In their paper “The contribution of alcohol to serious car crash injuries”, Connor et al. show a fairly strong association between alcohol consumption and the odds of getting into a serious car accident. Specifically, a person who consumes 2 or more drinks has 8 times the odds of getting into serious injury car crash in the following 6 hours when compared to a person who has not consumed alcohol. This is pretty intuitive, and the study seems fairly well done.
But there’s something strange going on…
One dimension of the findings that is curious (though not really discussed by the authors of the study) is that being a frequent drinker (e.g.,drinking 6-7 days a week) seems somewhat protective against the odds of getting into serious injury car crash. The following table from their paper is illustrative:
Compared to nondrinkers, persons who drink 6-7 days a week have a 0.3 times odds of being experiencing a serious car injury. This is roughly the equivalent of saying that frequent drinkers have ~ 70% reduction in the probability of getting into a serious car accident after controlling for demographic factors and the consumption of alcohol in the last 6 hours.
The real question is what is the net effect of drinking in the last 6 hours on frequent drinkers and non-drinkers. I can’t estimate this precisely based on the information presented in the study, but I can get a ballpark figure.
First, consider a simplified equation for the model they used:
log(p/(1-p)) = B0 + B1x1 + B2x2
where B0 is the intercept, B1 is the coefficient for consuming alcohol in the last 6 hours and B2 is the coefficient for being a frequent drinker. The variables x1 and x2 are dichotomous (1 or 0), indicating whether or not a person consumed alcohol in the last 6 hours (x1) and whether or not a person is a frequent drinker (x2).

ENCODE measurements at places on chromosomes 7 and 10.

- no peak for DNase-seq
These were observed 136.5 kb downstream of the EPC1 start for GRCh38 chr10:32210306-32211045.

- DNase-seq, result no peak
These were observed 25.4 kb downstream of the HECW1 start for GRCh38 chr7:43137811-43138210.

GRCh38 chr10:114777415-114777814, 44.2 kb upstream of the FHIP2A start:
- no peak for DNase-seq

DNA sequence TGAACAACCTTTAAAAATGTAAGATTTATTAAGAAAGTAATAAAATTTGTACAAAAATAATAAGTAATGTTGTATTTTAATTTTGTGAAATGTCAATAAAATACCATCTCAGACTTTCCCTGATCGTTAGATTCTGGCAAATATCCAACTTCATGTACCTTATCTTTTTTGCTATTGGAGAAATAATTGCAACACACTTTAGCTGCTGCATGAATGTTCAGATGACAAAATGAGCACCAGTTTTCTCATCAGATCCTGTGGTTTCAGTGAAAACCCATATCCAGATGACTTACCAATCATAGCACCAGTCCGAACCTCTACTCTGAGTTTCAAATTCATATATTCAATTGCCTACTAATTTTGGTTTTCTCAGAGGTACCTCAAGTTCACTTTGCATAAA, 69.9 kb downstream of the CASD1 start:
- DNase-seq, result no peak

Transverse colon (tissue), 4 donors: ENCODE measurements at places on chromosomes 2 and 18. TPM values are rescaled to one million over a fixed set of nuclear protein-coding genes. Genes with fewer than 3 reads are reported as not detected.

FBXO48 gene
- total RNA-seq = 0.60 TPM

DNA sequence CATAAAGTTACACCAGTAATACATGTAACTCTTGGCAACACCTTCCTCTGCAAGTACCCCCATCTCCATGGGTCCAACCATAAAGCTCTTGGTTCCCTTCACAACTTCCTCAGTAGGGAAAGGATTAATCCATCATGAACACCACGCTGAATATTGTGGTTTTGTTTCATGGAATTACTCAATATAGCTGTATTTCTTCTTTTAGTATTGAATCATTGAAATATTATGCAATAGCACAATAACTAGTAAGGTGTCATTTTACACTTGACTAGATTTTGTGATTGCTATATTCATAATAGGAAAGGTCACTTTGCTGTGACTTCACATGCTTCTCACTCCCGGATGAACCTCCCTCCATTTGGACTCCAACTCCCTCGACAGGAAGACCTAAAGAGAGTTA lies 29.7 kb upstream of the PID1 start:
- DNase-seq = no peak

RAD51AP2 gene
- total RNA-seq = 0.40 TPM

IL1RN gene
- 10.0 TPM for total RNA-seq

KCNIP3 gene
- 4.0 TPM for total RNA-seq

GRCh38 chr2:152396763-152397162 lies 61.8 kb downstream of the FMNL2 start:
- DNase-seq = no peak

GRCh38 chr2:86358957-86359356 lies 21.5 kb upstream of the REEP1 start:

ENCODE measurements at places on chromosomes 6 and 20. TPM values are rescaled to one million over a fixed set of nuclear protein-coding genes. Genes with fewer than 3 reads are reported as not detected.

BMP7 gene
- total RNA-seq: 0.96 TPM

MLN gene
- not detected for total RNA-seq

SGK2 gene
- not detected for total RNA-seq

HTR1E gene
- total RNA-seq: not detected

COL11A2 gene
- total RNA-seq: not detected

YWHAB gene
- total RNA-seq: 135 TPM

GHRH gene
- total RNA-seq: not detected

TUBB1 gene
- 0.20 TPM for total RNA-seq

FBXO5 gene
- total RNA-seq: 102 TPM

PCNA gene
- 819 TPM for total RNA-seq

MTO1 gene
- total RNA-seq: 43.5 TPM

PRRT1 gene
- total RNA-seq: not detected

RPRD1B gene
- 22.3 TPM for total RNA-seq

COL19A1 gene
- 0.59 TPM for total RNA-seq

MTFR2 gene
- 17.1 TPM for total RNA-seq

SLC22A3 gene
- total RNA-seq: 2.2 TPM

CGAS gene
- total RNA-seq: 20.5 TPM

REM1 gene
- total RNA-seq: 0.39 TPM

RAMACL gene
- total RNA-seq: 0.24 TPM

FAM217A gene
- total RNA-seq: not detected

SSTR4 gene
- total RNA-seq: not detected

I will estimate B0 as 0.001, and the value of B1 and B2 can be found by transforming the odds ratios in the table. Using these inputs, I can derive model predicted log odds, convert these into probabilities, and then plot them on a graph:
This graph says two things. First, drinking increases the risk of car accidents, whether or not you are a frequent drinker. Second (and perhaps more controversially), frequent drinkers who drink are at relatively lower risk of getting injured in a serious car accident when compared to non-drinkers who drink. Of course, since non-drinkers drink infrequently (or perhaps never if their name means anything), the total public health impact of frequent drinkers is probably greater than non-drinkers. Nonetheless, these results could suggest that drinking and driving may be a particular concern among persons who are inexperienced as drinkers–perhaps due to lower alcohol tolerance, or less experience in judging their level of impairment.
There are a number of important caveats to consider here–including the fact that I do not have access to the original data. However, the results are not entirely unbelievable either; it seems plausible that all else being equal a frequently drinker may be less impaired by a small quantity of alcohol than an inexperienced drinker. This doesn’t mean drinking alcohol and operating a motor-vehicle is safe–it clearly isn’t–but just that the risks are complex.
Connor, Jennie, et al. “The contribution of alcohol to serious car crash injuries.” Epidemiology 15.3 (2004): 337-344.